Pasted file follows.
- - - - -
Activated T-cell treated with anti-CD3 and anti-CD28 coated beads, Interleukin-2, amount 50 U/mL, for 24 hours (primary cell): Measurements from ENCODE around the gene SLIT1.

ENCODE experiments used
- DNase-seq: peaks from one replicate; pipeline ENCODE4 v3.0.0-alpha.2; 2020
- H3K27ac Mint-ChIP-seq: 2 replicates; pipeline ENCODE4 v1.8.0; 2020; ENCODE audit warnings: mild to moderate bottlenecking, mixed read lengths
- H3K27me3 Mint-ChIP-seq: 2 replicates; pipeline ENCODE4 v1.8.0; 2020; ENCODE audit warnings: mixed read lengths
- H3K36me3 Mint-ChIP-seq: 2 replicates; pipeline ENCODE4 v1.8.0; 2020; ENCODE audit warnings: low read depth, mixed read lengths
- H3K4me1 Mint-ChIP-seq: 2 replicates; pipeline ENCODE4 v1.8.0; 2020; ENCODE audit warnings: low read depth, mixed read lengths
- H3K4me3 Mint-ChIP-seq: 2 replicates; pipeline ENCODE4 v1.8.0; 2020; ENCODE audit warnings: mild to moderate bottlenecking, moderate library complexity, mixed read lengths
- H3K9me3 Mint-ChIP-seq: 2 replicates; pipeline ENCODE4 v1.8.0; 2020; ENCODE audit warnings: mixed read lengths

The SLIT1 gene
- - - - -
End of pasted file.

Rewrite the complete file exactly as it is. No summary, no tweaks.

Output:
Activated T-cell treated with anti-CD3 and anti-CD28 coated beads, Interleukin-2, amount 50 U/mL, for 24 hours (primary cell): Measurements from ENCODE around the gene SLIT1.

ENCODE experiments used
- DNase-seq: peaks from one replicate; pipeline ENCODE4 v3.0.0-alpha.2; 2020
- H3K27ac Mint-ChIP-seq: 2 replicates; pipeline ENCODE4 v1.8.0; 2020; ENCODE audit warnings: mild to moderate bottlenecking, mixed read lengths
- H3K27me3 Mint-ChIP-seq: 2 replicates; pipeline ENCODE4 v1.8.0; 2020; ENCODE audit warnings: mixed read lengths
- H3K36me3 Mint-ChIP-seq: 2 replicates; pipeline ENCODE4 v1.8.0; 2020; ENCODE audit warnings: low read depth, mixed read lengths
- H3K4me1 Mint-ChIP-seq: 2 replicates; pipeline ENCODE4 v1.8.0; 2020; ENCODE audit warnings: low read depth, mixed read lengths
- H3K4me3 Mint-ChIP-seq: 2 replicates; pipeline ENCODE4 v1.8.0; 2020; ENCODE audit warnings: mild to moderate bottlenecking, moderate library complexity, mixed read lengths
- H3K9me3 Mint-ChIP-seq: 2 replicates; pipeline ENCODE4 v1.8.0; 2020; ENCODE audit warnings: mixed read lengths

The SLIT1 gene